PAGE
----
A family on a boat and sightseeing trip shared a story about their child being electrocuted on holiday in Greece with me. This was a package holiday booked with Thomas Cook.



A Mother, her two daughters and 2 year-old baby (grandchild) were on holiday in a hotel booked with Thomas Cook. The baby put her finger in a plug socket, electrocuted herself and the hotel rang for an ambulance to take her to hospital for treatment. The family even said that the hospital was filthy and they felt obliged to clean it up, although they didn’t have the ability to do so.

The hotel presented the family with a bill for €228 afterwards. The hotel offered to reduce it to €100 if they paid it on the spot and signed a disclaimer (in Greek) to say that the hotel was not responsible.

The family refused to sign or pay anything and the Thomas Cook representative just left them high and dry without doing anything meaningful to help them.

Kids will be kids and accidents happen. I am the first to say that and cut a bit of slack, but given that Thomas Cook has not played ball here I would throw the kitchen sink at them for it.


There are a number of consumer laws involved;

They made a good start on the Package Travel / Holidays legislation by reporting the issue promptly to the hotel, taking photos and raising it with the travel representative at the time. I actually touched on this in one of my first blogs. However, that is where they could start getting lost in trying to resolve it.


The next steps would be to;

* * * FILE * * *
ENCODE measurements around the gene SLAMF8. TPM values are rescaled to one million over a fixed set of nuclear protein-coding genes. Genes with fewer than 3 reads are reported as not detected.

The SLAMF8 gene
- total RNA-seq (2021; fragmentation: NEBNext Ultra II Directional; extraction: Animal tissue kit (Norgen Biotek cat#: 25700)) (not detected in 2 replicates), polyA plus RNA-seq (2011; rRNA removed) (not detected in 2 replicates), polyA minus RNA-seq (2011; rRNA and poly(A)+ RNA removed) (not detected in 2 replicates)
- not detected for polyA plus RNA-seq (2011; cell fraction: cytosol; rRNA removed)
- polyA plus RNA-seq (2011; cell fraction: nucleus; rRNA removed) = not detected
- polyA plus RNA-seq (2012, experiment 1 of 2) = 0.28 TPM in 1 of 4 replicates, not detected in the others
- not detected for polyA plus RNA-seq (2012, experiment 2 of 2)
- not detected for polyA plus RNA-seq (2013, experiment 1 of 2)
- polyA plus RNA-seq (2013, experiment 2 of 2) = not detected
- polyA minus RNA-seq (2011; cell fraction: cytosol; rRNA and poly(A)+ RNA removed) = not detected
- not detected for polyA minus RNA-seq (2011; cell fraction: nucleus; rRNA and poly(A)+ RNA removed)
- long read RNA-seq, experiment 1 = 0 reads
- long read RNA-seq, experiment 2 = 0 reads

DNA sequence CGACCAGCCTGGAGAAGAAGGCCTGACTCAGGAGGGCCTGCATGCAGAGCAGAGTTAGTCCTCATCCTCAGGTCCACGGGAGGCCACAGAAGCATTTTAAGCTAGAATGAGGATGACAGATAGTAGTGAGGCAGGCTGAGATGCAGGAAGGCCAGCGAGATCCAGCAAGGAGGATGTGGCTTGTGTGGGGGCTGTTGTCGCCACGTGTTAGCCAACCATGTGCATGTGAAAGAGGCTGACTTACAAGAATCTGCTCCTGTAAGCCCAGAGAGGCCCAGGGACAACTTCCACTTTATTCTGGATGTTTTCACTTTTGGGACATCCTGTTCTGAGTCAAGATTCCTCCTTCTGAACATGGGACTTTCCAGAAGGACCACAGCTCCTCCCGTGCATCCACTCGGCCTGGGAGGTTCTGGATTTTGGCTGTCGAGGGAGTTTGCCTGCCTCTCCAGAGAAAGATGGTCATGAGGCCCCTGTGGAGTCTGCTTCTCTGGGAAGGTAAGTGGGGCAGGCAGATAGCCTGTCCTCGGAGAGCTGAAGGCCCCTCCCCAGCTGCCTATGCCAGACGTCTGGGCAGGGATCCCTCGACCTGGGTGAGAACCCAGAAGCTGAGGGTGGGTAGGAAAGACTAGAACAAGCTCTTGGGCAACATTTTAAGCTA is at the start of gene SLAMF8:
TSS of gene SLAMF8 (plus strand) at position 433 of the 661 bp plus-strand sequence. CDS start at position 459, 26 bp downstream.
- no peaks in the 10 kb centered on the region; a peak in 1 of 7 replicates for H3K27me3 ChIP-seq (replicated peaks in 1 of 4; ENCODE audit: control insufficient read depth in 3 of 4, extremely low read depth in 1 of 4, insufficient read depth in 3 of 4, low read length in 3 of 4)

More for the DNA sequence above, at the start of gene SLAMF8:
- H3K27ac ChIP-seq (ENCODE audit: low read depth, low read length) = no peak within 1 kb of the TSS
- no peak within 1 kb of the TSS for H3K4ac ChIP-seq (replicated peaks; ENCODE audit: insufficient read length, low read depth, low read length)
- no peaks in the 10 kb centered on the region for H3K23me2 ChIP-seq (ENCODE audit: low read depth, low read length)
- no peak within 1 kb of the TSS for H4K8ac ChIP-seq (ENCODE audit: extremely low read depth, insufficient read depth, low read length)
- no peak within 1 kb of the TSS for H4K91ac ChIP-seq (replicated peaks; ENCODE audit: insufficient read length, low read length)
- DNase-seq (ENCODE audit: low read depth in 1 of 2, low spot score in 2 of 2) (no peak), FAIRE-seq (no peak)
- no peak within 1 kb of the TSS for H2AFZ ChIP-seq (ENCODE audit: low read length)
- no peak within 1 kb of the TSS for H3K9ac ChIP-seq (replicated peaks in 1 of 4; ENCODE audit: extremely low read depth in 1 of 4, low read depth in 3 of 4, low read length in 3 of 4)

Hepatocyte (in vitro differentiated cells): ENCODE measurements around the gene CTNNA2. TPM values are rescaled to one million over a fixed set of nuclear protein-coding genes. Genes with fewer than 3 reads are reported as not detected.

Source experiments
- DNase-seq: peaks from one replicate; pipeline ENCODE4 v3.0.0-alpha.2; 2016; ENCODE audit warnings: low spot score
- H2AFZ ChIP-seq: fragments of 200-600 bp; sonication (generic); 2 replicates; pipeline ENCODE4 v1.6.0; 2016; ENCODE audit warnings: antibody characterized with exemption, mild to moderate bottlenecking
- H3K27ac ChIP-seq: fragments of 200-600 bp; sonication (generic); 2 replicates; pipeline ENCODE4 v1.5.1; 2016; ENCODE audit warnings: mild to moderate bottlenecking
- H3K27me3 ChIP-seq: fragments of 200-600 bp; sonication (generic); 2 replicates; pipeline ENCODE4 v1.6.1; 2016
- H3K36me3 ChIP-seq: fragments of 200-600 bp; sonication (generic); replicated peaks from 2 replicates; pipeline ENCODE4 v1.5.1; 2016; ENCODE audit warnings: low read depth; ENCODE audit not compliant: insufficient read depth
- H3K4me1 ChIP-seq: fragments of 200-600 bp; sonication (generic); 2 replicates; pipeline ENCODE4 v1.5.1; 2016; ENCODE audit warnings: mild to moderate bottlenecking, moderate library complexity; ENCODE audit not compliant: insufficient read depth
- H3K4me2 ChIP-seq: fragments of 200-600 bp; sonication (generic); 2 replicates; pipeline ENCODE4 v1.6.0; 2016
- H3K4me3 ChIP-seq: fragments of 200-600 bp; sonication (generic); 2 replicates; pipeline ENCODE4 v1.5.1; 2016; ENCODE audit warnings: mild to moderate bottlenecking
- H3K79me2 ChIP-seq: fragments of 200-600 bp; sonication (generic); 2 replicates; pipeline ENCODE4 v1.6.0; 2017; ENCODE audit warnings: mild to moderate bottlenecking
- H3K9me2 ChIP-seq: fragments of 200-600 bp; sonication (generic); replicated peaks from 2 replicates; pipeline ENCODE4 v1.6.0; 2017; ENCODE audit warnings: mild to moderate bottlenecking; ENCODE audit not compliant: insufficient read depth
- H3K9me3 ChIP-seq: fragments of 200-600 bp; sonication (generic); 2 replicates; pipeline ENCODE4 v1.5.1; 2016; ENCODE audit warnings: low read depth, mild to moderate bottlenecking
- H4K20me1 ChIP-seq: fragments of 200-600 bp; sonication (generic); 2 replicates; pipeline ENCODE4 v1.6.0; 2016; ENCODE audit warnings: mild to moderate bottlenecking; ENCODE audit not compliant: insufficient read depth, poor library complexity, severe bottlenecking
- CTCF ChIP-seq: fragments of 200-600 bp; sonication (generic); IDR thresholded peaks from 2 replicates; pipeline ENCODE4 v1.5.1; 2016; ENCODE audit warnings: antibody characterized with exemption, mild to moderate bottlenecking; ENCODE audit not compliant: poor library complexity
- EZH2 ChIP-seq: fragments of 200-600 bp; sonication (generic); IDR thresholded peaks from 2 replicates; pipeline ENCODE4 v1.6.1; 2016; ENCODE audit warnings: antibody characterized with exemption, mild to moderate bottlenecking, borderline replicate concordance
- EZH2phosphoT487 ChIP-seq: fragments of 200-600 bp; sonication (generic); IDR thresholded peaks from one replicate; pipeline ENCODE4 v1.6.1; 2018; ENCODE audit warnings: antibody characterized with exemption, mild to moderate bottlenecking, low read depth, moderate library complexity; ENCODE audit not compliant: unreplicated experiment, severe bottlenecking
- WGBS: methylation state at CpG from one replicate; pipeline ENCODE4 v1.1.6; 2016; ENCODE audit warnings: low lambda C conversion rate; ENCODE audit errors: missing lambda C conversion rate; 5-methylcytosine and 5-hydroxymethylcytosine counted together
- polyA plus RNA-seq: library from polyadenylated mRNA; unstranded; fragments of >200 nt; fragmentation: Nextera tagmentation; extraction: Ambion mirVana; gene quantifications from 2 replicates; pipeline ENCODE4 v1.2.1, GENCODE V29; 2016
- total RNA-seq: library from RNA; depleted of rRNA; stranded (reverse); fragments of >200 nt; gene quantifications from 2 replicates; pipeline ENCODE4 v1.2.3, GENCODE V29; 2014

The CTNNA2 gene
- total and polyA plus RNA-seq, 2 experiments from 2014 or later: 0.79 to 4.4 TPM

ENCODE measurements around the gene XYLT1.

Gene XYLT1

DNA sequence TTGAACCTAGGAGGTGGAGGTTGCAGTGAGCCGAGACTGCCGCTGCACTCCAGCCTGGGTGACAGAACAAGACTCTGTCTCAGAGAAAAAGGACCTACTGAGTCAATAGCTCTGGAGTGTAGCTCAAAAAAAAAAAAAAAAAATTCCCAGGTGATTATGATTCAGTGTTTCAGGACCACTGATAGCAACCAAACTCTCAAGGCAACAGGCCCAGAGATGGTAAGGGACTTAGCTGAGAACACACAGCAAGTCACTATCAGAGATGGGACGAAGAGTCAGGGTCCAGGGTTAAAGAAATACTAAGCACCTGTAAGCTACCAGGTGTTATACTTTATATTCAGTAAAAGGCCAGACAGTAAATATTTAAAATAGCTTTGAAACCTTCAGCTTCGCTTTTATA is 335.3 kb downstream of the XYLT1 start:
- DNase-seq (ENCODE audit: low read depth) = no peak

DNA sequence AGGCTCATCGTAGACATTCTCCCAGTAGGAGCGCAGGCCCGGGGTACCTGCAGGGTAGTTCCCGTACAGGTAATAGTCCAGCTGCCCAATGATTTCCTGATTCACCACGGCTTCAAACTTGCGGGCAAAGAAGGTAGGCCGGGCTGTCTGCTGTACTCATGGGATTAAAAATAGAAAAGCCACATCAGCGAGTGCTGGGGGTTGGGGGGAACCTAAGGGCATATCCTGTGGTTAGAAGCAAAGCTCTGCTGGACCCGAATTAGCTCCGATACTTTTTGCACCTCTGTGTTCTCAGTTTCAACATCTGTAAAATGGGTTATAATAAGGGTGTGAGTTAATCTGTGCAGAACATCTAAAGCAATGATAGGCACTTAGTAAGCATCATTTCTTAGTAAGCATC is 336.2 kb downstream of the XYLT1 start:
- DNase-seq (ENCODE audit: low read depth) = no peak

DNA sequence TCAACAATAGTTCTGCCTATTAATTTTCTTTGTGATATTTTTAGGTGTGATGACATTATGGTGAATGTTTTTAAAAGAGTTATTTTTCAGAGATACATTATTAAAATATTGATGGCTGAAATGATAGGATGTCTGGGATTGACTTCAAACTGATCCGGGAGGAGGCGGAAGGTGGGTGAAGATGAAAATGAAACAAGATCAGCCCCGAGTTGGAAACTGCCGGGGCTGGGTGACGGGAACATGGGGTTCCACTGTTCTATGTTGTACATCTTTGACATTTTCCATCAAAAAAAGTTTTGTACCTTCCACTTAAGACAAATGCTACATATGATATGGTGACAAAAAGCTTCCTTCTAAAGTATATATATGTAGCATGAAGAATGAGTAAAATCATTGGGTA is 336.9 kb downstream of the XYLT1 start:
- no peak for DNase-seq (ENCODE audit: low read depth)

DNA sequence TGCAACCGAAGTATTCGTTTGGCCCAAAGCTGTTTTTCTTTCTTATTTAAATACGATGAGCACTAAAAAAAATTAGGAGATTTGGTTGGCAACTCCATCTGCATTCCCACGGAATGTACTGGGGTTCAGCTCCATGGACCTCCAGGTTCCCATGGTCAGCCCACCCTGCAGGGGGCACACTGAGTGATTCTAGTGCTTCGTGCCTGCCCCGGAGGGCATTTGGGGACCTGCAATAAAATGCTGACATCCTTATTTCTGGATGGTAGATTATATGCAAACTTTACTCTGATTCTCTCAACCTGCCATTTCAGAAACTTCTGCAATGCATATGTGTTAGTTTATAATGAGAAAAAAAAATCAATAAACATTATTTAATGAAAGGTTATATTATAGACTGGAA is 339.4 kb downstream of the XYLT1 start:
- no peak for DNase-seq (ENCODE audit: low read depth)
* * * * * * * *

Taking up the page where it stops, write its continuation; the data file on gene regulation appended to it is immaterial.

• Follow the complaints procedure set by Thomas Cook
  • Give them an opportunity to remedy it
  • Keep a timeline of events
  • Involve ABTA if necessary

The Misrepresentation Act 1967 is perfect for this scenario as it is clear that a fraudulent and negligent representation has taken place at the time this holiday was booked. The hotel is not ‘child friendly’ and whilst kids will be kids and accidents happen, the family would not have booked this holiday if they knew then what they know now.

Finally, the Consumer Rights Act 2015 states that goods / products should be;

  • Satisfactory quality
  • Fit for purpose
  • As described

It is clear that the hotel does not meet that criteria, given the outline of events that I noted from the outset.


I would normally advise someone where there are numerous consumer laws involved not to use all of their ammunition at once and to play the long game by falling back on different consumer laws to buckle the firm eventually.

However, I would throw everything at them from the outset here given that Thomas Cook were in a bad way financially and their long-term future was in doubt. I would be seeking a full refund and compensation for the distress caused.


We now know that Thomas Cook sadly no longer exists. I discussed this with a fellow consumer champion who also took part with me in the same feature in the Daily Mail.

I gave this family some advice to help them get some traction on it. There is no way I could cover everything that they needed to know in a quick chat, so I suggested that they buy my book to resolve it and to contact me if necessary afterwards.

I wrote about the importance of great customer service and spoke about Thomas Cook and Jet2. It’s quite striking that Thomas Cook’s reputation for customer service was mediocre and they were in financial difficulty at the time, whereas Jet2 have won awards for their customer service and are continually expanding and introducing new flights and routes.

Are you surprised that Thomas Cook no longer exists? What bad experiences have you had with travel companies?

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